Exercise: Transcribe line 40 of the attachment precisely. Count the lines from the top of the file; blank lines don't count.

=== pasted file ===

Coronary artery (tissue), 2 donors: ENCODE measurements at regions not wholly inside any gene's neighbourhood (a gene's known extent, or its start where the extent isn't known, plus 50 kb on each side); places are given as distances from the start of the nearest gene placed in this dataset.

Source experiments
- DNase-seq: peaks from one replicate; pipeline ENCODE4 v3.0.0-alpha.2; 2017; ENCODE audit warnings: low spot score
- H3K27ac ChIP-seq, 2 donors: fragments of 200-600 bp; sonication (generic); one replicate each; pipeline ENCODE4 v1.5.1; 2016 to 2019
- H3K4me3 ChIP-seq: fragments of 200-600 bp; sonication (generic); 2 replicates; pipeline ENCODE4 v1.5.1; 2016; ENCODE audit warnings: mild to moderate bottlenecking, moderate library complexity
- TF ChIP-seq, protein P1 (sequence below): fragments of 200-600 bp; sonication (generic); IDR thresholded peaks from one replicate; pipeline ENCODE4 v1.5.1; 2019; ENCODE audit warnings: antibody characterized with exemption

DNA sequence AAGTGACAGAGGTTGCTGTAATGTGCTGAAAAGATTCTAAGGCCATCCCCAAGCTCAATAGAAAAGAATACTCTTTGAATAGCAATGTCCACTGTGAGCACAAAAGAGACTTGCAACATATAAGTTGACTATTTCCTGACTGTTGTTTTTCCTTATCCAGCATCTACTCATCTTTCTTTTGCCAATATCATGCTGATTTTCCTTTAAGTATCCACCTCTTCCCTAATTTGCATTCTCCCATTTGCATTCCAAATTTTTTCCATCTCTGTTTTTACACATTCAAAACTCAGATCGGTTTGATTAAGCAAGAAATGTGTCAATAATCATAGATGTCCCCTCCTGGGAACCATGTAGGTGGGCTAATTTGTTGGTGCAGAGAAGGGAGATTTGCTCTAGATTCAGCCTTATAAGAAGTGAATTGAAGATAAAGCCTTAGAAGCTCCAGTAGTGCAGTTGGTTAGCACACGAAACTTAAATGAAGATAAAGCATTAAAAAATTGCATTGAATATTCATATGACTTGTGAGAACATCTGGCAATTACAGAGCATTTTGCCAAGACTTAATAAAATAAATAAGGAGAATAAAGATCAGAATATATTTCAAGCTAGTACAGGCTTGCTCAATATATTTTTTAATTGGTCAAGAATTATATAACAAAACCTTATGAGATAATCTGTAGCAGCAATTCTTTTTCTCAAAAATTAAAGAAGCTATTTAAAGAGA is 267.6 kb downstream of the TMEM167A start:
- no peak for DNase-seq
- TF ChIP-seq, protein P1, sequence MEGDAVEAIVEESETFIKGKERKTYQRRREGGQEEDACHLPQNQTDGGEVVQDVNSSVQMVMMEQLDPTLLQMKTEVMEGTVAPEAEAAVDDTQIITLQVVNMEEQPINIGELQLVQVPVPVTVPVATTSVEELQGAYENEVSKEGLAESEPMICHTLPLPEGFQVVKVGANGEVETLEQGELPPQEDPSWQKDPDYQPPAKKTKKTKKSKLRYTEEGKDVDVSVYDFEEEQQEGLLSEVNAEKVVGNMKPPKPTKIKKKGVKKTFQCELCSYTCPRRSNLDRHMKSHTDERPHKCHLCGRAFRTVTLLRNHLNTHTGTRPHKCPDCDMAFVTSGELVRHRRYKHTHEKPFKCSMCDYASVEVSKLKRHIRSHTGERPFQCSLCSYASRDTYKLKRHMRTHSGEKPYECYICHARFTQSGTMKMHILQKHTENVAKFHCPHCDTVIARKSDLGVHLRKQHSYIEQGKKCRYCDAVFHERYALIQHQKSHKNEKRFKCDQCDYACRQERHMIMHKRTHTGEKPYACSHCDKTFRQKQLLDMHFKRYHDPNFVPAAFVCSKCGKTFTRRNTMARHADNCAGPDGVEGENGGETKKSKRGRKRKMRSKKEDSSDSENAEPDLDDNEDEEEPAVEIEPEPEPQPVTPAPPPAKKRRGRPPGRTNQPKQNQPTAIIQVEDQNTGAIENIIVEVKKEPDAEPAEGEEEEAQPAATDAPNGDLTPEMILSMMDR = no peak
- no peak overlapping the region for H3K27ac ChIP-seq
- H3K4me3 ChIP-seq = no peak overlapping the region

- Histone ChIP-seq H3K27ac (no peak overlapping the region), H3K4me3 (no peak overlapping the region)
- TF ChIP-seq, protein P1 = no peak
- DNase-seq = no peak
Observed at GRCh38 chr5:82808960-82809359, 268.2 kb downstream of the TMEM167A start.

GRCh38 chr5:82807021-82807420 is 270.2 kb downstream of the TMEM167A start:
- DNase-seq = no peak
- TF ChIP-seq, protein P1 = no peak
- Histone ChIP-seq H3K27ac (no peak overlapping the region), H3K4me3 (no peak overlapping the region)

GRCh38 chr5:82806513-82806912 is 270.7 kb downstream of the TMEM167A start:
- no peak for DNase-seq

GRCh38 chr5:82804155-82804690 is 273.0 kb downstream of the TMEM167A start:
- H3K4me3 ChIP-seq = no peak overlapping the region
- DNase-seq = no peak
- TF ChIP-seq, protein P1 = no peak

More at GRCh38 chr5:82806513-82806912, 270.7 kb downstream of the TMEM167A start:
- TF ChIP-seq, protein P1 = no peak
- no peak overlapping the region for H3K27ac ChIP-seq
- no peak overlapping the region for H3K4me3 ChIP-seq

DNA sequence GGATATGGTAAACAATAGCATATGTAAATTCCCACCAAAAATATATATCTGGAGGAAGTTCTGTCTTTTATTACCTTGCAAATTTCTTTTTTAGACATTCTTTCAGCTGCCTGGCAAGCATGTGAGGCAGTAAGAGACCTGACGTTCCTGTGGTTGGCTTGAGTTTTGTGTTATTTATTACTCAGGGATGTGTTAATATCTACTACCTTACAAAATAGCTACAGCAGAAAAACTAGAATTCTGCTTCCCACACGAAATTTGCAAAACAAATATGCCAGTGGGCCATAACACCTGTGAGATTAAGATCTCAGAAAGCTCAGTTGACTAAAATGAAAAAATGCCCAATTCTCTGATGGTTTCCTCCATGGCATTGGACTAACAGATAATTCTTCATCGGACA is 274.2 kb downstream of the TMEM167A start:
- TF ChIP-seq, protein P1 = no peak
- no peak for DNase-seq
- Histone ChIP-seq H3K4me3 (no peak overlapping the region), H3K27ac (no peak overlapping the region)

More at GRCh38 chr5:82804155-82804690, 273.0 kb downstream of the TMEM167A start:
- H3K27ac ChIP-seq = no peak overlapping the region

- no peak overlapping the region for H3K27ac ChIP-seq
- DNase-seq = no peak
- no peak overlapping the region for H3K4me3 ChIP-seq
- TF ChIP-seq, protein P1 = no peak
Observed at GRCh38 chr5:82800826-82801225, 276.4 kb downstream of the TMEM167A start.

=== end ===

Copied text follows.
Observed at GRCh38 chr5:82800826-82801225, 276.4 kb downstream of the TMEM167A start.